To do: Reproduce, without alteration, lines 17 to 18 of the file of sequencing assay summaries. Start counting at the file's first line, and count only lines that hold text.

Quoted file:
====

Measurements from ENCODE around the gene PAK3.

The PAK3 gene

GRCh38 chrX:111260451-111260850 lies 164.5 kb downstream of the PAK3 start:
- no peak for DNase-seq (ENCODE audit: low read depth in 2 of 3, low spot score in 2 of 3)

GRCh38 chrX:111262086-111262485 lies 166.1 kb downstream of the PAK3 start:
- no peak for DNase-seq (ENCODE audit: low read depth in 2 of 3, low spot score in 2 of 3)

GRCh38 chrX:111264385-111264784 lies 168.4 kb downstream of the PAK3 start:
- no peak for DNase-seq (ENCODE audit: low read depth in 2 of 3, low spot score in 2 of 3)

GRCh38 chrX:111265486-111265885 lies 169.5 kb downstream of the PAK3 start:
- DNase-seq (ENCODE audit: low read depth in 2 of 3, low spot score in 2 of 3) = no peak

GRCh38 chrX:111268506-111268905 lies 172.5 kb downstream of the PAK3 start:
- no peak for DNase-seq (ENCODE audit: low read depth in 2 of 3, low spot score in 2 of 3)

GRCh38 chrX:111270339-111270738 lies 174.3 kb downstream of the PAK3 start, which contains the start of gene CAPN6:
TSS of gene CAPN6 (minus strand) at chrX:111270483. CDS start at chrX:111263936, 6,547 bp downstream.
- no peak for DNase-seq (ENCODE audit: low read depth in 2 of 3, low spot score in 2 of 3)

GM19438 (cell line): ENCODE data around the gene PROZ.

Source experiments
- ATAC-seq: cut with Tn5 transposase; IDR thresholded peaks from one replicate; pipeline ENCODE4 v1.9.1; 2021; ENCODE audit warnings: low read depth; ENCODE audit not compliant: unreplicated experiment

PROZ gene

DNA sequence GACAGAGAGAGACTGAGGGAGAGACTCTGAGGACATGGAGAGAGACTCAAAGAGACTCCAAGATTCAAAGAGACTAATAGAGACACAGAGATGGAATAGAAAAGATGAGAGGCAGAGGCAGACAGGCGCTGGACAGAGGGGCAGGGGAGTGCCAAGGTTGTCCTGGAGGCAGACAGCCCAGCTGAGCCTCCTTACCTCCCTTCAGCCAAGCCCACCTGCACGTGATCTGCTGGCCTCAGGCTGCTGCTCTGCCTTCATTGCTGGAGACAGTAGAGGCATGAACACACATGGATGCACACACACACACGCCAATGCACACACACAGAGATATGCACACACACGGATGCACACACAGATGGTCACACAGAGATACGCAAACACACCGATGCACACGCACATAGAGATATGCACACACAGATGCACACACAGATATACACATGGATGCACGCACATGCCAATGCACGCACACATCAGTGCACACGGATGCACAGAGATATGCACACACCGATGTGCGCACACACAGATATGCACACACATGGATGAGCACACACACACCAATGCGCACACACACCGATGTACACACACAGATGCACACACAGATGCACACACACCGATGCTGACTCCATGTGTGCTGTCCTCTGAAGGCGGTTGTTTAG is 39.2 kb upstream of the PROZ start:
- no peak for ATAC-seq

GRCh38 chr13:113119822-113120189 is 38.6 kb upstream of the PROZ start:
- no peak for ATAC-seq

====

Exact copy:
Source experiments
- ATAC-seq: cut with Tn5 transposase; IDR thresholded peaks from one replicate; pipeline ENCODE4 v1.9.1; 2021; ENCODE audit warnings: low read depth; ENCODE audit not compliant: unreplicated experiment